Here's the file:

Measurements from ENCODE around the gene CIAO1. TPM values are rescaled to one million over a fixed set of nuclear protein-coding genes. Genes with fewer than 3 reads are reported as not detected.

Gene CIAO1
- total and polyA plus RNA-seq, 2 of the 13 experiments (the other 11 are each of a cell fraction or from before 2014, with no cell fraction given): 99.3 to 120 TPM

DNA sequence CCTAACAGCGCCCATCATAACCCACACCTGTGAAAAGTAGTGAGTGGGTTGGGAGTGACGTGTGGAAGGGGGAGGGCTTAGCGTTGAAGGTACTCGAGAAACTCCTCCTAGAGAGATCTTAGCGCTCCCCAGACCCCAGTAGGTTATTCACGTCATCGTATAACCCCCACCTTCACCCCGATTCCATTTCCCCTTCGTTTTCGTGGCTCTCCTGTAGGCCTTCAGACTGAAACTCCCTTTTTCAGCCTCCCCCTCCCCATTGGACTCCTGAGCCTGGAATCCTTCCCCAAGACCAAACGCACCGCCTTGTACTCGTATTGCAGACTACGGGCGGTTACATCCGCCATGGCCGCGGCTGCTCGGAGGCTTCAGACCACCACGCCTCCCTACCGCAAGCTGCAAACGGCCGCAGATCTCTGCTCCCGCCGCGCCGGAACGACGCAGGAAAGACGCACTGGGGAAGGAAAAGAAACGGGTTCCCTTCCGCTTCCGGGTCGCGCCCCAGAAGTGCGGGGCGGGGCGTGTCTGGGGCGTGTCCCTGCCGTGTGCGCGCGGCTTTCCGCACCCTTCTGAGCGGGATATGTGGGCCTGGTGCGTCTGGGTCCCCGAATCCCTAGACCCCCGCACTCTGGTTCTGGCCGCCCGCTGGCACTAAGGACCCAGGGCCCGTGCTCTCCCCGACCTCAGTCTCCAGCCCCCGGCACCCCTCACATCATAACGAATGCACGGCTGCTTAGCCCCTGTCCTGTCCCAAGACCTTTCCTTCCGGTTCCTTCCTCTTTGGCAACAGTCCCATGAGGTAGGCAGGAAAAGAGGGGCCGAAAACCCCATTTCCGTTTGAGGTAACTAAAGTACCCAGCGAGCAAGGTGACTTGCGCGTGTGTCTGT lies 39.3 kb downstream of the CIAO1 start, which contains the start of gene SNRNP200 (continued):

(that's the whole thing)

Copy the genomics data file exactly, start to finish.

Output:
Measurements from ENCODE around the gene CIAO1. TPM values are rescaled to one million over a fixed set of nuclear protein-coding genes. Genes with fewer than 3 reads are reported as not detected.

Gene CIAO1
- total and polyA plus RNA-seq, 2 of the 13 experiments (the other 11 are each of a cell fraction or from before 2014, with no cell fraction given): 99.3 to 120 TPM

DNA sequence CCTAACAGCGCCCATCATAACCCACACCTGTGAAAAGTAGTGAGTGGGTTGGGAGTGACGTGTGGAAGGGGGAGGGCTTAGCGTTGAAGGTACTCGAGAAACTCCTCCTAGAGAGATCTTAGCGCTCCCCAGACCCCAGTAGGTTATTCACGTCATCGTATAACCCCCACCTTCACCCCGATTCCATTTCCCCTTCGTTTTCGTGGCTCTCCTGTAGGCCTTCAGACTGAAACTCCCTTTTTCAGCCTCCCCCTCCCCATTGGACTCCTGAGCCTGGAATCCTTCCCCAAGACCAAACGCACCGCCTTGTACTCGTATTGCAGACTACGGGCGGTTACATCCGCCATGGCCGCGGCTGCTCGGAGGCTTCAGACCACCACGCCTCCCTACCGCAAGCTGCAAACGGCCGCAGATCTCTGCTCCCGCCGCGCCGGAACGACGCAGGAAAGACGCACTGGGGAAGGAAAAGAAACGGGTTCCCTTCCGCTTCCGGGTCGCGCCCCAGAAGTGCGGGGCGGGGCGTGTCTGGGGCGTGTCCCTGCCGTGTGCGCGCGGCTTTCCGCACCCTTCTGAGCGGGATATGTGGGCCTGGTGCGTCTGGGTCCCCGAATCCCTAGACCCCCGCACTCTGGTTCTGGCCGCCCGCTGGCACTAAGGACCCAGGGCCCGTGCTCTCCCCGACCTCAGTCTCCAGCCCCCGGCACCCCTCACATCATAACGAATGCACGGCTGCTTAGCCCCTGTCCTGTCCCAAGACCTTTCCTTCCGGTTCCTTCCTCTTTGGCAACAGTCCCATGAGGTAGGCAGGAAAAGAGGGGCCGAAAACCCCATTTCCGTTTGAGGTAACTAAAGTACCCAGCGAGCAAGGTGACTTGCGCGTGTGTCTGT lies 39.3 kb downstream of the CIAO1 start, which contains the start of gene SNRNP200 (continued):